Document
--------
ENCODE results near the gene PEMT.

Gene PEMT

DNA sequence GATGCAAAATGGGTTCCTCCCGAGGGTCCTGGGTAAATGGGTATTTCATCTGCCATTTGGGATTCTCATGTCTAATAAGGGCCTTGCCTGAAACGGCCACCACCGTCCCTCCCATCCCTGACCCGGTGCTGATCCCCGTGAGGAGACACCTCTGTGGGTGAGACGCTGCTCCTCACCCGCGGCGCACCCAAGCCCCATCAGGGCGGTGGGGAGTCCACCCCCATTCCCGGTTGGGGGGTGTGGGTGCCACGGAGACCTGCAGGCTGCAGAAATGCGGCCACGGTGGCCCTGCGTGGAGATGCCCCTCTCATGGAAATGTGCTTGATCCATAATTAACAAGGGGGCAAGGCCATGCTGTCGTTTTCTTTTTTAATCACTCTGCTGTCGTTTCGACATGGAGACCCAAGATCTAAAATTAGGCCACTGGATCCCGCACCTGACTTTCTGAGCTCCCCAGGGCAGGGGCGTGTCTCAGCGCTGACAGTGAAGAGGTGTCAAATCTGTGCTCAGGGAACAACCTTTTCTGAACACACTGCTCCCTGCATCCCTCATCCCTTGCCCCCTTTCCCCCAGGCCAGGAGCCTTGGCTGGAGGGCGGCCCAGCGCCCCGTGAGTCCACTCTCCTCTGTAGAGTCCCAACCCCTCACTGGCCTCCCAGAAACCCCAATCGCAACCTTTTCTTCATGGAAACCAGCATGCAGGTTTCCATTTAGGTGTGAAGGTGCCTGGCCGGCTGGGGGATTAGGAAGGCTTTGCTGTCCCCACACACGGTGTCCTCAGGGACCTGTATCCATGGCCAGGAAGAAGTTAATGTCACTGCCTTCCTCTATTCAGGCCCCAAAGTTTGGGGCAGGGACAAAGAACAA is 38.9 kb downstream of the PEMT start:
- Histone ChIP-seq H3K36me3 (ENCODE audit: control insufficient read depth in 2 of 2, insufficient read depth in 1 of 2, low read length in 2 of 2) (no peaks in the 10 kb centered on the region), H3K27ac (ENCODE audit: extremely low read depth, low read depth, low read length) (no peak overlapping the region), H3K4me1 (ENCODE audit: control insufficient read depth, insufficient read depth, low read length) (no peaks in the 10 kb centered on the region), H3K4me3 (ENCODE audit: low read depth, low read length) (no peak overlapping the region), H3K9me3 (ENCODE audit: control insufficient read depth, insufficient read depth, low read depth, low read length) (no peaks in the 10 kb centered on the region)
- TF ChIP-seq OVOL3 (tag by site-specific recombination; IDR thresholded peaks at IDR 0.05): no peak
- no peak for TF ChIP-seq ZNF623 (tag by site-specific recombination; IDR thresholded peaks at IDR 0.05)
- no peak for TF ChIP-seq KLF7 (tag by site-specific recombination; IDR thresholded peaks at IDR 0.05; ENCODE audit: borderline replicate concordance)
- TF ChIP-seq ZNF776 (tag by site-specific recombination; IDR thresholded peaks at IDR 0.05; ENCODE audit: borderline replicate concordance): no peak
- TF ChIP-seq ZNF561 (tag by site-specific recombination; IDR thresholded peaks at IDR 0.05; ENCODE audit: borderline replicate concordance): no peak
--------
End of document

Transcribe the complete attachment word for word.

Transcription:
ENCODE results near the gene PEMT.

Gene PEMT

DNA sequence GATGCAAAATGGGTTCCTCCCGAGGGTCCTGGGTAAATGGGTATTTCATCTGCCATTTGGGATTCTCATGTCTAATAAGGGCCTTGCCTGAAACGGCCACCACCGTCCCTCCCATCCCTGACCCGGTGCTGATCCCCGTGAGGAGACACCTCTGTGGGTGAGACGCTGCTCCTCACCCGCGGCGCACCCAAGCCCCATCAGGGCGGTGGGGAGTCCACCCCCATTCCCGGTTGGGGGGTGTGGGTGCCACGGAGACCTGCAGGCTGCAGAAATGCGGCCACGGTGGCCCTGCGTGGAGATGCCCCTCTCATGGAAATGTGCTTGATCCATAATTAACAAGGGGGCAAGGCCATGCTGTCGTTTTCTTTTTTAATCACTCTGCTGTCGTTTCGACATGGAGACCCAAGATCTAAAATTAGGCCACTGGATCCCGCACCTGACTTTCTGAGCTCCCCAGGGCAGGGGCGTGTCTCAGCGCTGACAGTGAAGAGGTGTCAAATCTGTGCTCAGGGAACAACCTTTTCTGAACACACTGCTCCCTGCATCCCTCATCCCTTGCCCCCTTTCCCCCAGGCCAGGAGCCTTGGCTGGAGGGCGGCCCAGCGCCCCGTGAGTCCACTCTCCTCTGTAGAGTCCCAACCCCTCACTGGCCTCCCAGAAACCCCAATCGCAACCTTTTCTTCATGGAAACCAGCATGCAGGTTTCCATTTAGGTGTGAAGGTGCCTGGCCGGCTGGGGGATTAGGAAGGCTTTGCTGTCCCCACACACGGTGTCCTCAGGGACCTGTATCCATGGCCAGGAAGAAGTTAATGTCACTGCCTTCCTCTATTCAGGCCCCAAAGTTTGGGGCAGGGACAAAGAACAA is 38.9 kb downstream of the PEMT start:
- Histone ChIP-seq H3K36me3 (ENCODE audit: control insufficient read depth in 2 of 2, insufficient read depth in 1 of 2, low read length in 2 of 2) (no peaks in the 10 kb centered on the region), H3K27ac (ENCODE audit: extremely low read depth, low read depth, low read length) (no peak overlapping the region), H3K4me1 (ENCODE audit: control insufficient read depth, insufficient read depth, low read length) (no peaks in the 10 kb centered on the region), H3K4me3 (ENCODE audit: low read depth, low read length) (no peak overlapping the region), H3K9me3 (ENCODE audit: control insufficient read depth, insufficient read depth, low read depth, low read length) (no peaks in the 10 kb centered on the region)
- TF ChIP-seq OVOL3 (tag by site-specific recombination; IDR thresholded peaks at IDR 0.05): no peak
- no peak for TF ChIP-seq ZNF623 (tag by site-specific recombination; IDR thresholded peaks at IDR 0.05)
- no peak for TF ChIP-seq KLF7 (tag by site-specific recombination; IDR thresholded peaks at IDR 0.05; ENCODE audit: borderline replicate concordance)
- TF ChIP-seq ZNF776 (tag by site-specific recombination; IDR thresholded peaks at IDR 0.05; ENCODE audit: borderline replicate concordance): no peak
- TF ChIP-seq ZNF561 (tag by site-specific recombination; IDR thresholded peaks at IDR 0.05; ENCODE audit: borderline replicate concordance): no peak